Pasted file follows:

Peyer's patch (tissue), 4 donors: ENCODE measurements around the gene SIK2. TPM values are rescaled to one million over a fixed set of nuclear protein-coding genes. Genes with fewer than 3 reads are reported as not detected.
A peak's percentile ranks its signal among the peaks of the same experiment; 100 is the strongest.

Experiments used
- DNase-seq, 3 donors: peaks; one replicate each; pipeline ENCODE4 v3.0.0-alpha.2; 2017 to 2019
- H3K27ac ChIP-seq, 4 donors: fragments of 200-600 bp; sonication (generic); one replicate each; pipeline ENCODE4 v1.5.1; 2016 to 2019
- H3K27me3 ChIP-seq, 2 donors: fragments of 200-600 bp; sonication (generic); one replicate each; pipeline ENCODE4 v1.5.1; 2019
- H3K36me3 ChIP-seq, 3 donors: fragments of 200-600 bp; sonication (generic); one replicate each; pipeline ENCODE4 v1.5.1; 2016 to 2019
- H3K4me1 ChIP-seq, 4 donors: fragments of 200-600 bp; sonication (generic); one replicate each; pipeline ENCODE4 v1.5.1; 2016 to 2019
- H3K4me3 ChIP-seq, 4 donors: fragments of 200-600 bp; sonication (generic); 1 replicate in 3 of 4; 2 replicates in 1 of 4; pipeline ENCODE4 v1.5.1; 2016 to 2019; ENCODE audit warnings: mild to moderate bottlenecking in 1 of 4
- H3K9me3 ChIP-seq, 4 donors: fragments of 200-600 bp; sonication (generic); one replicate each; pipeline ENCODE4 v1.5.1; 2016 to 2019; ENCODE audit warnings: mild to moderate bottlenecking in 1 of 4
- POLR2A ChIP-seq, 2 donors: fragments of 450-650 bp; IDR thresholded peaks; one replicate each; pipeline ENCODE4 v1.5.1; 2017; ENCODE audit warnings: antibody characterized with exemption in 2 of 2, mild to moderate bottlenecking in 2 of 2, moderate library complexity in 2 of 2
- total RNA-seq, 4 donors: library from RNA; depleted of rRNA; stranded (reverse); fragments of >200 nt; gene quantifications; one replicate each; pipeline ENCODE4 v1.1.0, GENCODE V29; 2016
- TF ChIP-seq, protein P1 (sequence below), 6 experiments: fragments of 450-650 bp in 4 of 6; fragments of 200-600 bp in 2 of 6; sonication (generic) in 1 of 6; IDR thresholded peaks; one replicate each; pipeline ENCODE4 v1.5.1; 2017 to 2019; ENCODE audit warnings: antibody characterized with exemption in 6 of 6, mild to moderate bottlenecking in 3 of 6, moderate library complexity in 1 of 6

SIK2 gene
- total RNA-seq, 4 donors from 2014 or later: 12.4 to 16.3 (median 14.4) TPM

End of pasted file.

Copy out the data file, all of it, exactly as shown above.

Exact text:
Peyer's patch (tissue), 4 donors: ENCODE measurements around the gene SIK2. TPM values are rescaled to one million over a fixed set of nuclear protein-coding genes. Genes with fewer than 3 reads are reported as not detected.
A peak's percentile ranks its signal among the peaks of the same experiment; 100 is the strongest.

Experiments used
- DNase-seq, 3 donors: peaks; one replicate each; pipeline ENCODE4 v3.0.0-alpha.2; 2017 to 2019
- H3K27ac ChIP-seq, 4 donors: fragments of 200-600 bp; sonication (generic); one replicate each; pipeline ENCODE4 v1.5.1; 2016 to 2019
- H3K27me3 ChIP-seq, 2 donors: fragments of 200-600 bp; sonication (generic); one replicate each; pipeline ENCODE4 v1.5.1; 2019
- H3K36me3 ChIP-seq, 3 donors: fragments of 200-600 bp; sonication (generic); one replicate each; pipeline ENCODE4 v1.5.1; 2016 to 2019
- H3K4me1 ChIP-seq, 4 donors: fragments of 200-600 bp; sonication (generic); one replicate each; pipeline ENCODE4 v1.5.1; 2016 to 2019
- H3K4me3 ChIP-seq, 4 donors: fragments of 200-600 bp; sonication (generic); 1 replicate in 3 of 4; 2 replicates in 1 of 4; pipeline ENCODE4 v1.5.1; 2016 to 2019; ENCODE audit warnings: mild to moderate bottlenecking in 1 of 4
- H3K9me3 ChIP-seq, 4 donors: fragments of 200-600 bp; sonication (generic); one replicate each; pipeline ENCODE4 v1.5.1; 2016 to 2019; ENCODE audit warnings: mild to moderate bottlenecking in 1 of 4
- POLR2A ChIP-seq, 2 donors: fragments of 450-650 bp; IDR thresholded peaks; one replicate each; pipeline ENCODE4 v1.5.1; 2017; ENCODE audit warnings: antibody characterized with exemption in 2 of 2, mild to moderate bottlenecking in 2 of 2, moderate library complexity in 2 of 2
- total RNA-seq, 4 donors: library from RNA; depleted of rRNA; stranded (reverse); fragments of >200 nt; gene quantifications; one replicate each; pipeline ENCODE4 v1.1.0, GENCODE V29; 2016
- TF ChIP-seq, protein P1 (sequence below), 6 experiments: fragments of 450-650 bp in 4 of 6; fragments of 200-600 bp in 2 of 6; sonication (generic) in 1 of 6; IDR thresholded peaks; one replicate each; pipeline ENCODE4 v1.5.1; 2017 to 2019; ENCODE audit warnings: antibody characterized with exemption in 6 of 6, mild to moderate bottlenecking in 3 of 6, moderate library complexity in 1 of 6

SIK2 gene
- total RNA-seq, 4 donors from 2014 or later: 12.4 to 16.3 (median 14.4) TPM